We went to a steak house called “Brazil” last time. The Vietnamese do not eat a lot of meat. There was a warning on the menu that translated to: “Caution, people not accustomed to eating large quantities of meat may experience discomfort if glutinous.” They were not impressed with men walking around holding skewers of beef, pork and lamb. They preferred the salad bar. They will happily chew the nut sack off of a pig and suck the blood from a live snake . But a roast leg of lamb repulses them. Maybe next time if we let the lamb rot in the sun for a week, and if it got rank enough, it may well become a new national dish.

    But what can I cook in Vietnam to give them a taste of Americana?

    No baking, they have no oven. I do not recognize most of the items in their kitchen. There is a ceramic cylinder on the back porch that is charcoal fired. They use it for boiling water, cooking soups and stews, coffee. It has a small, oddly shaped grill attachment. Almost no dairy. Little milk. I never saw cheese. I did find butter for sale, but it was very expensive at 15,000 Dong / Kg. But it is there.

    Bananas they have, but they are small Pony Bananas, along with Dragon Fruit, Snake Fruit, Kiwi Fruit and a fruit named after almost every other animal. Pears yes, but the pears are not like ours. They have oranges, but they do not eat them. Not like we do. For vegetables I know the onion, garlic, some “holy shit” hot peppers. Then there is a selection of greens that rival a rain forest, mainly because they came from a rain forest. I cannot use their Capsela parts to make my Lego X-Wing fighter.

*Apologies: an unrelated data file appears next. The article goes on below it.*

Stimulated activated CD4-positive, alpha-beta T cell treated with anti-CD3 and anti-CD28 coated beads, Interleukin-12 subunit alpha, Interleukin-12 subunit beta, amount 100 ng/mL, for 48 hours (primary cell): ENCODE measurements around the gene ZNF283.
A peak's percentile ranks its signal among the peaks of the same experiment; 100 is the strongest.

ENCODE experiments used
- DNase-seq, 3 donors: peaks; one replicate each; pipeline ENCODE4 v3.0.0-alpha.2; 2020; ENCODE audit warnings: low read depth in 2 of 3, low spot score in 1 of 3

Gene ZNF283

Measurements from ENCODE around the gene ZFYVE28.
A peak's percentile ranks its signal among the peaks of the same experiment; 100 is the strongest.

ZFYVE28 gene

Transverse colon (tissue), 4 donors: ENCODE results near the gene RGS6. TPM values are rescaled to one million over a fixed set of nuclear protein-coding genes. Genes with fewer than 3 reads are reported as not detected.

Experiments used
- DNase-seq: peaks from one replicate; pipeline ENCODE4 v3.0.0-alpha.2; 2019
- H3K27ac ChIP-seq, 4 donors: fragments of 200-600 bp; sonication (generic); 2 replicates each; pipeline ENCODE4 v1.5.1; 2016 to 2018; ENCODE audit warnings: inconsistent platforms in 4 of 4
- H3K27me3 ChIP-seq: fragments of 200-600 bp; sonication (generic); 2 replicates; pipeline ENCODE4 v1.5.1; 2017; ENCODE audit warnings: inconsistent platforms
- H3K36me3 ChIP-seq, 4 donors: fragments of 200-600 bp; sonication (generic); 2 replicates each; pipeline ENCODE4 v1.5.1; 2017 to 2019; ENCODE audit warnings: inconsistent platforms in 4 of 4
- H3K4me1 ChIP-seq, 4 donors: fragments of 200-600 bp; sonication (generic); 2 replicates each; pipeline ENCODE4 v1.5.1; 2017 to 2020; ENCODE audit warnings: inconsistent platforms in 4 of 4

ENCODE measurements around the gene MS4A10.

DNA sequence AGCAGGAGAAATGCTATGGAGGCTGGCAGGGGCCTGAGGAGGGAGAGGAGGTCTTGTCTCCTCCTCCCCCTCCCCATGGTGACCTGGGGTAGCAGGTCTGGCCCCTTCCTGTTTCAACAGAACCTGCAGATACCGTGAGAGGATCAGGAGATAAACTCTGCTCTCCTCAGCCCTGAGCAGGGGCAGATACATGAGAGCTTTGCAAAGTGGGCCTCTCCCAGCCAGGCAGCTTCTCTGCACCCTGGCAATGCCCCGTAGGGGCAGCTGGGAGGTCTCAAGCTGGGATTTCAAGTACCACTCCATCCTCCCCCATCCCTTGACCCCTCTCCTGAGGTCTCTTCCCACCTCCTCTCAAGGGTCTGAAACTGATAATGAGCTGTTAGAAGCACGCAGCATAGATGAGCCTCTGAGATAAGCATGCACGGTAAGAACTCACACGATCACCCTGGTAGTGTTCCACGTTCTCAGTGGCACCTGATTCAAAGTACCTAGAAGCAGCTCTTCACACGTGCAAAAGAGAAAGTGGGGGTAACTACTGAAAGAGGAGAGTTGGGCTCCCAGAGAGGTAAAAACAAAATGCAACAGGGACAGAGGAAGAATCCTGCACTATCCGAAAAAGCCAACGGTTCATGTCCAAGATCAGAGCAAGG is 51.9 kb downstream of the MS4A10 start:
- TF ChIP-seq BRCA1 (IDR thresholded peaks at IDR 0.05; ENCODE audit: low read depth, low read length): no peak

I cannot travel with produce, meat or dairy products. I do not even want to try. Smuggling is not anything I am interested in on any level. There is no “Welcome to Vietnam” sign at customs and immigration. It is the only country where on arrival, I thought to myself, “they might not let me in here…” My white puffy American Dollar laden ass has no appeal to the party loyalist that man the immigration and customs desks. There is a long list of things that they happily explain are punished by execution. It is on a big sign where the "Welcome to The United States" sign might be were I arriving back home. But nothing remotely like “Welcome To Vietnam.” Ho Chi Mhin’s profile is not smiling at me.

    So what can I take? What is American? What is something that is different and new? What will not get me detained in a bamboo cage floating in the river for 3 years?

    It is the blue box. The Kraft blue box. Mac & Cheese.

    I figure that with Carroll Shelby's Chili Mix and I am set.